Ajwain (Trachyspermum ammi or Carum copticum)

Other Names: carom seeds, bishop’s weed, Ajave Seeds, Ajvain, Ethiopian Cumin

Medicinal Uses: Flatulence, Digestive aid, Nausea and vomiting, Anti-spasmodic, Colic

The plant has a similarity to parsley. Because of their seed-like appearance, the fruit pods are sometimes called seeds; they are egg-shaped and grayish in colour. Ajwain is often confused with lovage seed; even some dictionaries mistakenly state ajwain comes from the lovage plant.

Raw ajwain smells almost exactly like thyme because it also contains thymol, but is more aromatic and less subtle in taste, as well as slightly bitter and pungent. Even a small amount of raw ajwain will completely dominate the flavor of a dish.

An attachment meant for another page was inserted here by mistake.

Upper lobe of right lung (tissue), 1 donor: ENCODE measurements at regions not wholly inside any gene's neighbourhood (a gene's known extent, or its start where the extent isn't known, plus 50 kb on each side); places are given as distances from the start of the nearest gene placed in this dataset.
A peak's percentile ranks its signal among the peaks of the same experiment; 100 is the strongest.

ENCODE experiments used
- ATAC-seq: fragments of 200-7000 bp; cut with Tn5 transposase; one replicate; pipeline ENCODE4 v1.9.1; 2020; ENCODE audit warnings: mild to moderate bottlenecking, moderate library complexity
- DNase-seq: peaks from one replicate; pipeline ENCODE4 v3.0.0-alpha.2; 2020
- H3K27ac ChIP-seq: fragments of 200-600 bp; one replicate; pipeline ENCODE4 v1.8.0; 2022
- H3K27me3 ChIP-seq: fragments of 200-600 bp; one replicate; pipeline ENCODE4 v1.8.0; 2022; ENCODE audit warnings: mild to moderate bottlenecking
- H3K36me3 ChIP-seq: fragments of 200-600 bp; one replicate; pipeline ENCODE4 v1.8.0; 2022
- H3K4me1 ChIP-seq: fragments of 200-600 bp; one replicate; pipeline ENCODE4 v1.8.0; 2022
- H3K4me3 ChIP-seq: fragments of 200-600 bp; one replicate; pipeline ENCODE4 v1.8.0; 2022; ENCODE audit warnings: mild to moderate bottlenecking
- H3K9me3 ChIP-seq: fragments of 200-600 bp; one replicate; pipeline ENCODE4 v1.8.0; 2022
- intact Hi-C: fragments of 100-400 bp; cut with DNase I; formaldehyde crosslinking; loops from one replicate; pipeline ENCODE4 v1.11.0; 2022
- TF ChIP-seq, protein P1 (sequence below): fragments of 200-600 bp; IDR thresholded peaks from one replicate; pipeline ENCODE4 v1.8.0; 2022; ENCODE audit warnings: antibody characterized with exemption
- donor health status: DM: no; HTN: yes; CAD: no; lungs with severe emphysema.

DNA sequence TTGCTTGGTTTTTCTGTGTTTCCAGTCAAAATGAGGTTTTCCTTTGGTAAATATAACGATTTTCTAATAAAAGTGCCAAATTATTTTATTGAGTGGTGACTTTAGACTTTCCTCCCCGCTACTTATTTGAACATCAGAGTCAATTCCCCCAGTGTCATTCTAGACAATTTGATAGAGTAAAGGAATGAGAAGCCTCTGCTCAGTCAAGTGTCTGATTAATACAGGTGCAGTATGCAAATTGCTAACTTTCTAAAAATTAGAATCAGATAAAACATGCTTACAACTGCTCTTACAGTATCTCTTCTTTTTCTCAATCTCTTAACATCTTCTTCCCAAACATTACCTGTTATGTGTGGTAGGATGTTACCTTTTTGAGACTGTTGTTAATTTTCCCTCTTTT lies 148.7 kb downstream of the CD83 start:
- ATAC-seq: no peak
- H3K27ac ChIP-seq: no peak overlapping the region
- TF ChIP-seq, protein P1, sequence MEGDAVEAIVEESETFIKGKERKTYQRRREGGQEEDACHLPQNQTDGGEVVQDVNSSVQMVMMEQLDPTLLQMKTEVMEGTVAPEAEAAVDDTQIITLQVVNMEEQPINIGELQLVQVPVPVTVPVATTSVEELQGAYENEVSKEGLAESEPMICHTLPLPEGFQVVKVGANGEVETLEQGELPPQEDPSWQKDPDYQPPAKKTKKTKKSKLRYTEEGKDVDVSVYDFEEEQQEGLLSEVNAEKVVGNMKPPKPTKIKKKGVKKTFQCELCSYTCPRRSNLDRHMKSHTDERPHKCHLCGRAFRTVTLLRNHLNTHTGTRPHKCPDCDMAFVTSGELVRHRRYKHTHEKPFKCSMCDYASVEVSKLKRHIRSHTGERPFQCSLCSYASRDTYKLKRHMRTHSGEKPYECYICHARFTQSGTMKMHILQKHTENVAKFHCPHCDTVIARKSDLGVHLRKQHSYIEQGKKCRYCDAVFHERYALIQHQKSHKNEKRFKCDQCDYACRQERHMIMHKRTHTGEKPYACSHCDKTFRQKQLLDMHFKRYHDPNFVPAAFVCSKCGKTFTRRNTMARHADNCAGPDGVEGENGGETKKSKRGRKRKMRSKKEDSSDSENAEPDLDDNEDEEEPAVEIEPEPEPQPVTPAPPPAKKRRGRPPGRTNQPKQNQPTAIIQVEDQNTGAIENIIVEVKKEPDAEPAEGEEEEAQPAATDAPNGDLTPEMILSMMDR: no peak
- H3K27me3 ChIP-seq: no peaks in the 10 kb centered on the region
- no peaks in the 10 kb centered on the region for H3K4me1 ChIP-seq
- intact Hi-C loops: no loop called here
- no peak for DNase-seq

Ajwain is almost never used raw, but either dry-roasted or fried in ghee or oil. This develops a much more subtle and complex aroma, somewhat similar to caraway but “brighter”. Among other things, it is used for making a type of parantha, called ajwain ka parantha.

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